Koman: How many machines?
Kahle: Three hundred, we may be up to 400 machines now. When we first came out, we didn't architect it for the load we wound up with, so we had to throw another 20 to 30 machines at serving the index.
Koman: You just throw more PCs at the problem?
Kahle: You can build amazing systems out of these bricks that cost only a couple hundred dollars each, and you just throw more bricks at the problem to give it more computer power, more RAM, more disk, more network bandwidth, whatever it is you need. So we build massive database systems by striping the index over tens of machines. And its a very cost-effective system.
Koman: What kind of performance do you get?
Kahle: We're getting exceptional performance. Basically to build a 10oTB database costs -- in hardware costs -- less than $400,000, including all the network equipment, all the redundancy, all the backup systems. We've had to do it based on necessity, because there's not a lot of money in the library trade. Where the Library of Congress has a budget of $450 million a year, you can be sure we don't.
Koman: How does it work technically?
Kahle: How the archive works is just with stacks and stacks of computers runnning Solaris on x86, FreeBSD, and Linux, all of which have serious flaws, so we need to use different operating systems for different functions. The crawling machines are running Solaris; there's a dozen or possibly more.
Koman: What are the crawlers written in?
Kahle: Combinations of C and Perl. Almost everything we can, we do in Perl -- for ease of portability, maintability, flexibility. Because there's so much horsepower we don't really require a tight system. The crawlers record pages into 100MB files in a standard archive file format, and then store it on one of the storage machines. Those are just normal PCs with four IDE hard drives, and its just writes along until it's filled up and then it goes to the next one. It goes through a couple of these machines a day: hundreds of gigabytes a day. The total gathering speed when everything is moving is about 10 terabytes a month, or half a Library of Congress a month.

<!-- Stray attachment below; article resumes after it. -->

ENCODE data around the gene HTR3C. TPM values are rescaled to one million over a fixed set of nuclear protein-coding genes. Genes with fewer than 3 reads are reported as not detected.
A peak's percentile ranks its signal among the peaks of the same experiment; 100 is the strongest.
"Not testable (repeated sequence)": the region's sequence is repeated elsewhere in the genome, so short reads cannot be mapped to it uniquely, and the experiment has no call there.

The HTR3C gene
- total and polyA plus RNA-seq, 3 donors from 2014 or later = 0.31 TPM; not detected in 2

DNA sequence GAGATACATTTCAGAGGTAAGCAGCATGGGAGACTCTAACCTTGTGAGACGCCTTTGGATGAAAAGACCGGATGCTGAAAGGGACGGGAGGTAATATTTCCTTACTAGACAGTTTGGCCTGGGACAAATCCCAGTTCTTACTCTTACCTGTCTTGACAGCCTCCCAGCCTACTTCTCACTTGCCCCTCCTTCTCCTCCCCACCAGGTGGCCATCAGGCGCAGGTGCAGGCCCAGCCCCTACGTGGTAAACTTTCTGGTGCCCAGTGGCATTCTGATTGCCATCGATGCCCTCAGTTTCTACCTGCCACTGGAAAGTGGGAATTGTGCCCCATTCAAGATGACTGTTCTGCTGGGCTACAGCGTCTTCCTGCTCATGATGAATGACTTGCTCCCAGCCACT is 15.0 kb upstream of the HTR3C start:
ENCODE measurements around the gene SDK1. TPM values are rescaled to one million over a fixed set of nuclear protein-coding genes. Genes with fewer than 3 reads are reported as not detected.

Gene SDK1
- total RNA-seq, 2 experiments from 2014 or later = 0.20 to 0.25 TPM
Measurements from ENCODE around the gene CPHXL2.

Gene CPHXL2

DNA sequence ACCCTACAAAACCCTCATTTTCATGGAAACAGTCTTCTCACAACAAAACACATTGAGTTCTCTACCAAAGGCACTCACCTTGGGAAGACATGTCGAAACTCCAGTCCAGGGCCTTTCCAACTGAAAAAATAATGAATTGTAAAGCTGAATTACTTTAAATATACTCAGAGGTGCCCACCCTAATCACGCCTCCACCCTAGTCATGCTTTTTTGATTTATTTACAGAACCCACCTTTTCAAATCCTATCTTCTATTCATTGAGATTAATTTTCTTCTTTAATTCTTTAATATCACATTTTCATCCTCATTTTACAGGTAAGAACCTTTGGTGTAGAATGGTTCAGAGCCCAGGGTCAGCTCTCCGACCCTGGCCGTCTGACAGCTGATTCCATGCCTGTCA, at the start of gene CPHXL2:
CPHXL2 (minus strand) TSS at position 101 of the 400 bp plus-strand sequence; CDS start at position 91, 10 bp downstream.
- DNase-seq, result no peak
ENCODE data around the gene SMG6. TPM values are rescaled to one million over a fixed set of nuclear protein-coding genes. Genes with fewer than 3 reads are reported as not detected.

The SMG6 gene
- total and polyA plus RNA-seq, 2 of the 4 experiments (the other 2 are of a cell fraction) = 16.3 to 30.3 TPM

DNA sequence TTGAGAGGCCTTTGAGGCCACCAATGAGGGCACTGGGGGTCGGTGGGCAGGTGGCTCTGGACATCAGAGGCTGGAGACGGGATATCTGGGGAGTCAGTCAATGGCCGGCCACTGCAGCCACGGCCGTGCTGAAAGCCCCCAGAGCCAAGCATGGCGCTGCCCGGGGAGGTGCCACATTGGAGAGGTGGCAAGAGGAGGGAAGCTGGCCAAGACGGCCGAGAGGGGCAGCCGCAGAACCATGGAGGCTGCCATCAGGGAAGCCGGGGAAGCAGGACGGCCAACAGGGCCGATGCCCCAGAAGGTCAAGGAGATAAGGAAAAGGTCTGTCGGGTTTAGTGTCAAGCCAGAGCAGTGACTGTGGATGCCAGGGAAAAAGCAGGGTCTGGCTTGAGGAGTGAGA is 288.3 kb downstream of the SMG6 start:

Then they're indexed onto another set of machines -- there's a whole hierarchical indexing structure for the Wayback Machine, and that is kept up to date on an hourly basis. So when people come to the Wayback Machine, there's a load balancer that goes and distributes those queries to 12 or 20 machines that operate the front end, and those query another dozen or so machines that hold a striped version of the index, and that index allows the queries to answer what pages are available for any particular URL. So if you were to click on one of those pages, it goes back to that index machine, finds out where it is in all the hundreds of machines, retrieves that document, changing the links in it so that it points back to the path, and then hands it back to the user. And it does that at a couple hundred per second.
What's amazing to me is the fact that the hardware is free. For doing things even in the hundreds of terabytes, it costs in the hundreds of thousands of dollars. When you talk to most people in IT departments, they spend a couple hundred thousand dollars just on a CPU, much less a terabyte of disk storage. You buy from EMC a terabyte for maybe $300,000. That's just the storage for 1 TB. We can buy 100 TBs with 250 CPUs to work on it, all on a high-speed switch with redundancy built in. Something has changed by using these modern constructs that are heavily used at Google, Hotmail, here, Transmeta. There's a whole sector of companies that are more cost-constrained than say, banks, that just buy Oracle and Sun and EMC.